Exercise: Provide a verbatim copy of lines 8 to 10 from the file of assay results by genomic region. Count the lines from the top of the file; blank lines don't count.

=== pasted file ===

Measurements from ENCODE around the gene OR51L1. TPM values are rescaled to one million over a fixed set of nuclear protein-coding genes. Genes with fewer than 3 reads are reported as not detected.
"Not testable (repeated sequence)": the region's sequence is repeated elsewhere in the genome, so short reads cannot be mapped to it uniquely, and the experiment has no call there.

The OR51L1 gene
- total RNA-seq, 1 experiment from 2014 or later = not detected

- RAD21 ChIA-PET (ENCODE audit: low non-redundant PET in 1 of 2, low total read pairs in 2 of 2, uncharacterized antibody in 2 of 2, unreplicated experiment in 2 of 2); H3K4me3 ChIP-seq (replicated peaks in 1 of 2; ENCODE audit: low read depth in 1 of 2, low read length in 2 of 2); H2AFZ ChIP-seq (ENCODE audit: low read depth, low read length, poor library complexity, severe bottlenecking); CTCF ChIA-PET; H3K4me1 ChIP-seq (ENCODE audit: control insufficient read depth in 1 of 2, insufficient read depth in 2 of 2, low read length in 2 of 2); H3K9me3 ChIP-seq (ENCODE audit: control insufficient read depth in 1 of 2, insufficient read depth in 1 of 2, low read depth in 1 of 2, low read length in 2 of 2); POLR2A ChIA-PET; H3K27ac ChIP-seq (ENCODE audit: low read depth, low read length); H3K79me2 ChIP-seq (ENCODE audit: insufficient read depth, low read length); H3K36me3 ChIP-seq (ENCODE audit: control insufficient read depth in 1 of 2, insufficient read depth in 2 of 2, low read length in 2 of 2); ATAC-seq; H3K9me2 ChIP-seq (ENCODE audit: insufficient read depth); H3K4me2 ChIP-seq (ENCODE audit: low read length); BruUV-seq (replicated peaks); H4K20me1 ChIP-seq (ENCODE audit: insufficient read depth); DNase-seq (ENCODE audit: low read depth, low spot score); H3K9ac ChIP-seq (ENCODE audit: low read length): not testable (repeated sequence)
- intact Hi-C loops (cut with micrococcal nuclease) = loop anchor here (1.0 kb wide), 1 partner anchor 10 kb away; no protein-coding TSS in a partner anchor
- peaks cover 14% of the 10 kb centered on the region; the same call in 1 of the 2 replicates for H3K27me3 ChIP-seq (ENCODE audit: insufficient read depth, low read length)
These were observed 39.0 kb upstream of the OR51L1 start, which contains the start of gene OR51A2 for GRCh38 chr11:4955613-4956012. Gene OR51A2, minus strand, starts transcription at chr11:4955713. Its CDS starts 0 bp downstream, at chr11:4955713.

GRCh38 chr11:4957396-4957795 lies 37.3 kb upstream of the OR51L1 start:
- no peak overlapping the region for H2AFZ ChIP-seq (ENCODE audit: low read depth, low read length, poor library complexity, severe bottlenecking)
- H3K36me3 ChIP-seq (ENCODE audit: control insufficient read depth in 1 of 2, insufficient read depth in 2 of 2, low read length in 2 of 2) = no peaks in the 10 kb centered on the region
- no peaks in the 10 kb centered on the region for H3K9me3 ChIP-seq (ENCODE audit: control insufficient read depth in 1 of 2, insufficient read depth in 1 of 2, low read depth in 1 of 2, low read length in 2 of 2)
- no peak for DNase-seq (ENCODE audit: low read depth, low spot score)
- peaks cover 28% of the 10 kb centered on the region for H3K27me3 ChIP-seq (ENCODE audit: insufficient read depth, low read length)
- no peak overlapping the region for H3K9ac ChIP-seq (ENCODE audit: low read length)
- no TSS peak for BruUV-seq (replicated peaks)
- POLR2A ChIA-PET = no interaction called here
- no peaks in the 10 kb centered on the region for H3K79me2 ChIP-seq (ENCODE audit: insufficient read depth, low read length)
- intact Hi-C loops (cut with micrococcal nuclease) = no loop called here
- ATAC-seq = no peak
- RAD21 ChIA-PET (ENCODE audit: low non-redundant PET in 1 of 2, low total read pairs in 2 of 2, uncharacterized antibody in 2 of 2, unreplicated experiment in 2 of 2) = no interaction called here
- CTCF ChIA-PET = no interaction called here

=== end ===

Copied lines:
These were observed 39.0 kb upstream of the OR51L1 start, which contains the start of gene OR51A2 for GRCh38 chr11:4955613-4956012. Gene OR51A2, minus strand, starts transcription at chr11:4955713. Its CDS starts 0 bp downstream, at chr11:4955713.

GRCh38 chr11:4957396-4957795 lies 37.3 kb upstream of the OR51L1 start:
- no peak overlapping the region for H2AFZ ChIP-seq (ENCODE audit: low read depth, low read length, poor library complexity, severe bottlenecking)